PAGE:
Integrative Medicine Blog
Colorectal Cancer: Do You Know The Facts?
Colorectal cancer is the third most common cancer in the United States.
March is colorectal cancer (CRC) awareness month! Did you know that colorectal cancer is the third most common cancer in the United States? Men and women have an equal risk for developing the disease—a risk of about 1 in 20.
Although some risk factors for CRC cannot be changed, such as age older than 50 years, African American race, personal and family history of CRC or polyps, and inherited syndromes (familial polyposis and Lynch syndrome), lifestyle risk factors, including nutrition, can be modified. Lifestyle risk factors for CRC include eating a low-fiber, high fat diet (Standard American Diet), sedentary lifestyle, obesity, and tobacco and alcohol use. The metabolic syndrome, specifically hyperinsulinemia, has been linked with a higher chance of CRC. A study in the Archives of Internal Medicine showed that those who eat the typical Standard American Diet featuring red meat, sweets, desserts, fried foods, and refined grains had a 50% greater chance of developing CRC than those who consumed few of those foods.
We know that up to 70% of CRC cases can be prevented by the following diet and lifestyle changes: avoidance of red meats (especially charred), processed meat, and refined carbohydrates; maintenance of healthy body weight (body mass index less than obese); avoidance of hyperinsulinemia/metabolic syndrome; maintenance of recommended activity levels; and avoidance of alcohol and tobacco. Nutrition should focus on a whole-food plant-based diet, such as the Mediterranean or Anti-inflammatory diet. A diet high in fiber, fruits and vegetables, and fish, and low in red meats is protective against CRC.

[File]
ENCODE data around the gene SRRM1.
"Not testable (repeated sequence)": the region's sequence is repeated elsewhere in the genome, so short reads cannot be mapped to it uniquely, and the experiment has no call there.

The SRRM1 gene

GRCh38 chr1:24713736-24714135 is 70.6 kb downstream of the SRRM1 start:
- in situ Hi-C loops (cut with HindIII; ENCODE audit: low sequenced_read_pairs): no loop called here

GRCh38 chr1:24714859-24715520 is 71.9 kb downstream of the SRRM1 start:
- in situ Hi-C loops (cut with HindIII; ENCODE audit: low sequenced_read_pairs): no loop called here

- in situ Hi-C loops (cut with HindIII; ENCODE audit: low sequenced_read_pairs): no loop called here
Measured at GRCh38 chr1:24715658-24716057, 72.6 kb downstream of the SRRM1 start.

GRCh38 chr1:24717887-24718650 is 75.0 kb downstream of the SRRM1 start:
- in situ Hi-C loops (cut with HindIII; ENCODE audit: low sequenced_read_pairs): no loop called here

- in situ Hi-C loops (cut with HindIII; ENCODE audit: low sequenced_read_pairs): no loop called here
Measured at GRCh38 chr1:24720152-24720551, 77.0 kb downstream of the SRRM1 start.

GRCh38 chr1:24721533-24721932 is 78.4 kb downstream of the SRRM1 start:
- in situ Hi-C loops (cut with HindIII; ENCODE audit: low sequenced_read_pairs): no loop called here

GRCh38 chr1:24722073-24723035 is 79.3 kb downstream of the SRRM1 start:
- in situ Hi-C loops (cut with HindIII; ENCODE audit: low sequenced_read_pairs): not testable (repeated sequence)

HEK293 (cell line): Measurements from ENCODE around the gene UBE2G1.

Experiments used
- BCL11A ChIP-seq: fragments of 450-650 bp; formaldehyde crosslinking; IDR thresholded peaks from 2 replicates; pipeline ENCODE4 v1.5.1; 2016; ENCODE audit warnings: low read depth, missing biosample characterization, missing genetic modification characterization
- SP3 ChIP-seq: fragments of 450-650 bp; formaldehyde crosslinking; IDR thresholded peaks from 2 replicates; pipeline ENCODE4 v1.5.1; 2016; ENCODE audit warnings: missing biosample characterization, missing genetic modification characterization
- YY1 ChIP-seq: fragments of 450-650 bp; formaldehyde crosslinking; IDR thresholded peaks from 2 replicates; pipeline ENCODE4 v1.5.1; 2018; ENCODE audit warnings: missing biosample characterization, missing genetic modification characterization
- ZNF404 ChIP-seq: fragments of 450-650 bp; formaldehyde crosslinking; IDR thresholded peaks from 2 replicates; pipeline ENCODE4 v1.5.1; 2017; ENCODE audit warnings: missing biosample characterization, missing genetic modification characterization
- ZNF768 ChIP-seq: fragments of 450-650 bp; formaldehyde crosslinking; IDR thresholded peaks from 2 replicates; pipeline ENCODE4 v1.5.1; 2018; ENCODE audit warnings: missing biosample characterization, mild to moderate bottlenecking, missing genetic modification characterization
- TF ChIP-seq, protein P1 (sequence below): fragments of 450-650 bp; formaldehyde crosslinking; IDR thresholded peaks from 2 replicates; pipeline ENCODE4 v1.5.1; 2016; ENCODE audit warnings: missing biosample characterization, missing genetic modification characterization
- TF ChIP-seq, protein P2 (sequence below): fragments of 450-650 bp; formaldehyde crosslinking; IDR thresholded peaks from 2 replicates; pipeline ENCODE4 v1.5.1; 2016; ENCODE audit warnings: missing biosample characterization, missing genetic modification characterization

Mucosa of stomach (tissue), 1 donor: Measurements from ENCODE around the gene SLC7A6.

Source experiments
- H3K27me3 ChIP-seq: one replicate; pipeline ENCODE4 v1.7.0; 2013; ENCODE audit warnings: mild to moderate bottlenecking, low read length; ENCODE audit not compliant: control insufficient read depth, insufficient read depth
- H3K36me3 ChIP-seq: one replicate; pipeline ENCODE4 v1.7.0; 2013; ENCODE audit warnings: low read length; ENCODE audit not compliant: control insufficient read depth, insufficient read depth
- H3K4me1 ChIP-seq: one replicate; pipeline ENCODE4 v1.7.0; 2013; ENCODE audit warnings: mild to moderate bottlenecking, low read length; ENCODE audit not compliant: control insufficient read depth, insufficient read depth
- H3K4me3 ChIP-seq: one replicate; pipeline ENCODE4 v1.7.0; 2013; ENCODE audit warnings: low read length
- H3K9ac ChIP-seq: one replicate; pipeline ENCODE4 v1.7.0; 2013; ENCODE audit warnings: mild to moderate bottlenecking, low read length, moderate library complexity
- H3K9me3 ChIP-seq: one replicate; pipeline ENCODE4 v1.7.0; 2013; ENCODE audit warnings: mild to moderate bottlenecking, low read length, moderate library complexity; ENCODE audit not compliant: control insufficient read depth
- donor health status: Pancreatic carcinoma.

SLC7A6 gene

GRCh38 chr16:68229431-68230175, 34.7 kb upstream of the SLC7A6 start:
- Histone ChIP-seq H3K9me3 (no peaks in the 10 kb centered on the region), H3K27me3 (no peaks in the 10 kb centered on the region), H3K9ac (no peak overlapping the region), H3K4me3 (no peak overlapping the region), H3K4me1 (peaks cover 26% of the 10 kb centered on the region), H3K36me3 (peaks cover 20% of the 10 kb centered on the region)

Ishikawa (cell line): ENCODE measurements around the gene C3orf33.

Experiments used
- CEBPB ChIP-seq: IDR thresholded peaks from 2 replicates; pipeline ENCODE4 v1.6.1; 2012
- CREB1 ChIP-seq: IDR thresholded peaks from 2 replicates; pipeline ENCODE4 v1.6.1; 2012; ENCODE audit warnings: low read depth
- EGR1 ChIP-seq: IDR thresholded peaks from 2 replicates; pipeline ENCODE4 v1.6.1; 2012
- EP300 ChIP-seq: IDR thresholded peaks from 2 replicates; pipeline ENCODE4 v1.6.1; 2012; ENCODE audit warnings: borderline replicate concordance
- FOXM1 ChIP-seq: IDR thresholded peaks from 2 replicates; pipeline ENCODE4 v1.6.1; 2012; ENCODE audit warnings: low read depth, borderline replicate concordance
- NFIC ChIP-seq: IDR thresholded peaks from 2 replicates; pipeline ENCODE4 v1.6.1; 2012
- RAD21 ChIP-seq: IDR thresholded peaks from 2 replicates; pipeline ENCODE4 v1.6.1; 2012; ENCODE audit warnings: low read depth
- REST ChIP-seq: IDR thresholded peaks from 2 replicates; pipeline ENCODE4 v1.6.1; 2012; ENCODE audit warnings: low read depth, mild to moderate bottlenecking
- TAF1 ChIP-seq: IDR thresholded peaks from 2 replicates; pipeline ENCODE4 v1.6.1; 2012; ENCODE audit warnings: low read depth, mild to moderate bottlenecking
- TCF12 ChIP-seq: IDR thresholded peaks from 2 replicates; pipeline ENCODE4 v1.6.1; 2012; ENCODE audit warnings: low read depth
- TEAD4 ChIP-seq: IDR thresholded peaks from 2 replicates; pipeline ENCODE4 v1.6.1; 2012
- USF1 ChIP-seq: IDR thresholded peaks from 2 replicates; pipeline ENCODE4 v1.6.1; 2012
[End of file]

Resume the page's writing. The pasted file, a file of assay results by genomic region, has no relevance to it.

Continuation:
In patients who have had early stage CRC and underwent standard therapy, prospective observational studies have shown that increased exercise after diagnosis, avoidance of a Standard American Diet, lower glycemic load diet, eating calcium-rich foods, and increased vitamin D levels were associated with a reduced risk of cancer recurrence and improved overall survival.
Several nutrients have demonstrated protective effects for CRC; some of these include garlic, curcumin, flaxseed meal, folic acid, indole-3-carbinol (in cruciferous vegetables), L-glutamine, mushroom extracts (maitake, reishi, Cordyceps, and others), omega-3 fatty acids (EPA and DHA), probiotics, quercetin, resveratrol, as well as vitamin D and calcium.
Taking a proactive nutritional approach by eating a plant-based, whole-foods diet rich in fiber and low in glycemic index is a prudent part of decreasing CRC risk for us all.